John Barron

Vincent J. Willey

Hyperlipidemia is a blood disorder characterized by elevations in blood cholesterol levels. The term is often used synonymously with dyslipidemia and hypercholesterolemia. Hyperlipidemia is one of the major contributing risk factors in the development of coronary heart disease (CHD). It is estimated that approximately 15.5 million people in the United States have CHD, with approximately 375,000 deaths each year (American Heart Association, 2015). In addition, approximately $215 billion is spent each year on direct and indirect costs from CHD.

Informed estimates indicate that approximately greater than 100 million adults aged 20 and older had total cholesterol levels above 200 mg/dL using data from 2009 to 2012, representing approximately 47% of adults in the United States (American Heart Association, 2015). However, data from the National Health and Nutrition Examination Survey (NHANES) suggest that the percentage of patients with elevated cholesterol may be decreasing.

Numerous large studies have shown that reducing elevated cholesterol levels reduces morbidity and mortality rates in patients with and without existing CHD (Downs et al., 1998; Frick et al., 1987; Heart Protection Study Collaborative Group, 2002; Lewis et al., 1998; Long-Term Intervention With Pravastatin in Ischaemic Disease [LIPID] Study Group, 1998; Ridker et al., 2008; Scandinavian Simvastatin Survival Study Group, 1994; Shepherd et al., 1995). Although these and other trials have clearly shown the benefits of treating high cholesterol levels and other preventive measures, including the use of aspirin, beta-blockers, and angiotensin-converting enzyme inhibitors in the treatment of patients with coronary artery disease, long-term use of these medications across the population is still suboptimal (Newby et al., 2006).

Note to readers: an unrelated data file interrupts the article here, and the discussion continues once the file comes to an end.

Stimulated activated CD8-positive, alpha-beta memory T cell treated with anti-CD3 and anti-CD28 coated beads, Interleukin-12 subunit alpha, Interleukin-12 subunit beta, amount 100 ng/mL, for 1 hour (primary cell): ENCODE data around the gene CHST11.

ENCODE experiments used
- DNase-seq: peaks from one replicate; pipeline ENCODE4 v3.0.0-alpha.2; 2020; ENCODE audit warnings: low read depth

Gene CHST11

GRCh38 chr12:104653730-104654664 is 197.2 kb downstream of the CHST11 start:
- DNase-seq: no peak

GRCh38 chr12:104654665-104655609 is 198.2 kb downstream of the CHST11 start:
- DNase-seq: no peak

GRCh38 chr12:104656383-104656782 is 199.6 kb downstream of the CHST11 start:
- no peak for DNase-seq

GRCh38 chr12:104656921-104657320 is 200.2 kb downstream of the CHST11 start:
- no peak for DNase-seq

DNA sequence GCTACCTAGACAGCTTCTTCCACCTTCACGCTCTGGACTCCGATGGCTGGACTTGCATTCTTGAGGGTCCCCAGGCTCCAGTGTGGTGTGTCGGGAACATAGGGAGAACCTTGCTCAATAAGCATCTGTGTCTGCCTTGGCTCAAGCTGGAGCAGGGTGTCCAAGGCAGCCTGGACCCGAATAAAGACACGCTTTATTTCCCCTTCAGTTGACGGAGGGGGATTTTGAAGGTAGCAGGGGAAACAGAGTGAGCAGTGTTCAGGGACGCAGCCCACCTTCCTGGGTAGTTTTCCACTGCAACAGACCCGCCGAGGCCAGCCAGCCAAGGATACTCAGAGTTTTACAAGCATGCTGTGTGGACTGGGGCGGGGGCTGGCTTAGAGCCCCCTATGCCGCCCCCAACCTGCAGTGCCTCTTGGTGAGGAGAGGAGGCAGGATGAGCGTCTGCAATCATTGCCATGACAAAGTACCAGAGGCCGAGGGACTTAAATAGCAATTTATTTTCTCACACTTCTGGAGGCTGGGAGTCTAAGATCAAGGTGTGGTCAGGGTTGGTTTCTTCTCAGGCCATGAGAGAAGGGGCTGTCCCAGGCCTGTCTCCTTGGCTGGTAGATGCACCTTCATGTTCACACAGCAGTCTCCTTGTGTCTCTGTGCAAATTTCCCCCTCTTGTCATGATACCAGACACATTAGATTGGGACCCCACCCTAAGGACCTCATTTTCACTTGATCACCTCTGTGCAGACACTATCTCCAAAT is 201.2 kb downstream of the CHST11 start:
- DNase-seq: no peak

In hyperlipidemia, serum cholesterol levels may be elevated as a result of an increased level of any of the lipoproteins. (See the section on Pathophysiology: Lipoproteins and Lipid Metabolism.) The mechanisms for hyperlipidemia appear to be genetic (primary) and environmental (secondary). In fact, the most common cause of hyperlipidemia (95% of all those with hyperlipidemia) is a combination of genetic and environmental factors.

Some individuals are genetically predisposed to elevated cholesterol levels. They may inherit defective genes that lead to abnormalities in the synthesis or breakdown of cholesterol. These may include abnormalities in low-density lipoprotein (LDL) receptors and mutations in apolipoproteins that lead to increased production of cholesterol or decreased clearance of cholesterol from the bloodstream. (See the section on Pathophysiology: Lipoproteins and Lipid Metabolism.)

Secondary factors may include medications (e.g., beta-blockers and oral contraceptives), concomitant disease states or other conditions (e.g., diabetes mellitus and pregnancy), diets high in fat and cholesterol, lack of exercise, obesity, and smoking (Box 20.1).


In 2013, the American College of Cardiology and the American Heart Association released guidelines on the assessment of CV risk (2013 ACC/AHA CV risk guidelines). While these guidelines encompass more than just assessment based on lipid levels, lipids are still an important part of the overall CV risk assessment for a patient. The workgroup echoed a well-established but important framework that the intensity of an intervention should be proportional to the individual’s absolute risk for having a future atherosclerotic cardiovascular disease (ASCVD) event (Box 20.2). Health care practitioners can then utilize this framework by assessing a patient’s ASCVD risk, discussing benefits and risks associated with potential therapies, and reviewing the patient’s goals and preferences for treatment.